"Sherratt" figures are so delightfully quirky that the trade is quick to apply a "Sherratt" lable where possible...and it can help boost price. Problem is that most of the trade aren't sure what is "Sherratt." Remember to read the Hodkinsons' book if you want to know all the details. At the back of the book is a list of all known "Sherratt" figures. NOT on that list is a tithe pig group. And I can confirm that I have never seen a Sherratt tithe pig. So I was amused to read the following in the May Maine Antiques Digest, page 38C, from a report on the Chester County Antique Show:
The Tithe Pig, a figure group with a clergyman who expected a pig and got a baby, was $1750 from ***** of Glyndon, Maryland. It had an old Sotheby's sticker dated 1939. It was probably made by Obadiah Sherratt, known for his use of turquoise and oak leaves in the bocage.
Wrong, wrong, wrong! Firstly, "Sherratt" is not known for the use of turquoise. Lots of potters used that color. Secondly, 'Sherratt" figures use triple-oak leaf bocages, not found on figures from other sources; the standard oak leaf is, however, found on varying other figures. Third, we cannot definitively say that Obadiah Sherratt made a single figure, but the figures we believe to have been made by some potter who may just have been Sherratt, should be tagged "Sherratt".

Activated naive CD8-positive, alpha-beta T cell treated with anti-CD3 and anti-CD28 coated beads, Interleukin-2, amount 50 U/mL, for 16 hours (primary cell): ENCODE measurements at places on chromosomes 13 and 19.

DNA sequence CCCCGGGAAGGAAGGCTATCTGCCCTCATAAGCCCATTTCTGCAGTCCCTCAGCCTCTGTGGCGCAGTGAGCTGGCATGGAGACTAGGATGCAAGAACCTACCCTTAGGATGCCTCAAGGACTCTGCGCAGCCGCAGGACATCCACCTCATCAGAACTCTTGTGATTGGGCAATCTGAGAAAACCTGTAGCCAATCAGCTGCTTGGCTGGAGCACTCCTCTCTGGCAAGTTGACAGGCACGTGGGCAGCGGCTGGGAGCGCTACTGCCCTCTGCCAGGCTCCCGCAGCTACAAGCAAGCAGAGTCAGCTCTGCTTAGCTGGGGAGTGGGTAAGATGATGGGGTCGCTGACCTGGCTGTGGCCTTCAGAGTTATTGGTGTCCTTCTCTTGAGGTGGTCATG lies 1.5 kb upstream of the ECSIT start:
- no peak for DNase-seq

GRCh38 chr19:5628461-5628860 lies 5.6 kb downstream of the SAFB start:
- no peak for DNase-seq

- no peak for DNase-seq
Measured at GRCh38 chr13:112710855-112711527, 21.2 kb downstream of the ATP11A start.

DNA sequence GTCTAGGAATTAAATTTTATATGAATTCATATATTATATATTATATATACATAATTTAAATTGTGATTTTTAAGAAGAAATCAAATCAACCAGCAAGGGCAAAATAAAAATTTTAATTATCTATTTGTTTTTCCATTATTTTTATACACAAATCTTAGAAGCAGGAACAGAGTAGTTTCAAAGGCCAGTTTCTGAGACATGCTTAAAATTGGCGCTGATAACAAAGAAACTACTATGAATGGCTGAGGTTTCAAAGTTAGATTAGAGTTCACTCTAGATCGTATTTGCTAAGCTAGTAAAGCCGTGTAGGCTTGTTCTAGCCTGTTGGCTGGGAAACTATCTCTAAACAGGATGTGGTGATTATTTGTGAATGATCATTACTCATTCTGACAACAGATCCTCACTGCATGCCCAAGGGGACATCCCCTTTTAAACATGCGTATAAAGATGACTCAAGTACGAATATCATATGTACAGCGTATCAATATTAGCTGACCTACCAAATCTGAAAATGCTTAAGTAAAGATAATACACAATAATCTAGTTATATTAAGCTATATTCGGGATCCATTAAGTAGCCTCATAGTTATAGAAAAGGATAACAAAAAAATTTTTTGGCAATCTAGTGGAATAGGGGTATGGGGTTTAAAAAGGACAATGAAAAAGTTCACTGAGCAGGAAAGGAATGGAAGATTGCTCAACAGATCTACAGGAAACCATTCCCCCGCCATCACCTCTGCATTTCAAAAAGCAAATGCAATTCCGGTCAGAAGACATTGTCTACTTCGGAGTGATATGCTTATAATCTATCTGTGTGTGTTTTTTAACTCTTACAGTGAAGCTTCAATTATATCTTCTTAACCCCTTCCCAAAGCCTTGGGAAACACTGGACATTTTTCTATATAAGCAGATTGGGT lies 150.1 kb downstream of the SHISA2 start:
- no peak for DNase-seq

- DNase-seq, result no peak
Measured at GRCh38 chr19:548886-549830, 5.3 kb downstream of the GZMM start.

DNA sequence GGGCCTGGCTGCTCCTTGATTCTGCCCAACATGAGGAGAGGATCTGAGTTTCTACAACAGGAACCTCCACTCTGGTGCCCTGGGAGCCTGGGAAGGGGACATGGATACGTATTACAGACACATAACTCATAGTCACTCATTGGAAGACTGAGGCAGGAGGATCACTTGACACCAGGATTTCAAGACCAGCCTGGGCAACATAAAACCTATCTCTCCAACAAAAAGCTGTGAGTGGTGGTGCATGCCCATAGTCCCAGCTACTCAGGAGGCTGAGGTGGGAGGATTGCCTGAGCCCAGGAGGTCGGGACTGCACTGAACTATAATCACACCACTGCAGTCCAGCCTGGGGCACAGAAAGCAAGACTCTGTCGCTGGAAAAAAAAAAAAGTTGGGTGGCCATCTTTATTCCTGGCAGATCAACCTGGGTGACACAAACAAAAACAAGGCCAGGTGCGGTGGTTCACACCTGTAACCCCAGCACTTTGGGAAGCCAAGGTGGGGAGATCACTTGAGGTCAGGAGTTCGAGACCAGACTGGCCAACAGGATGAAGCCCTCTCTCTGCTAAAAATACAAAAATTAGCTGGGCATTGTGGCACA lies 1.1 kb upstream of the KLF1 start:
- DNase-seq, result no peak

The report includes a poor picture of what just may be an Enoch Wood tithe pig. Hard to say with half the bocage cut off. I can't leave you with a nice "Sherratt" tithe pig to peruse because there isn't one. So instead enjoy this beautiful "Sherratt" pearlware figure symbolizing the season of Spring.
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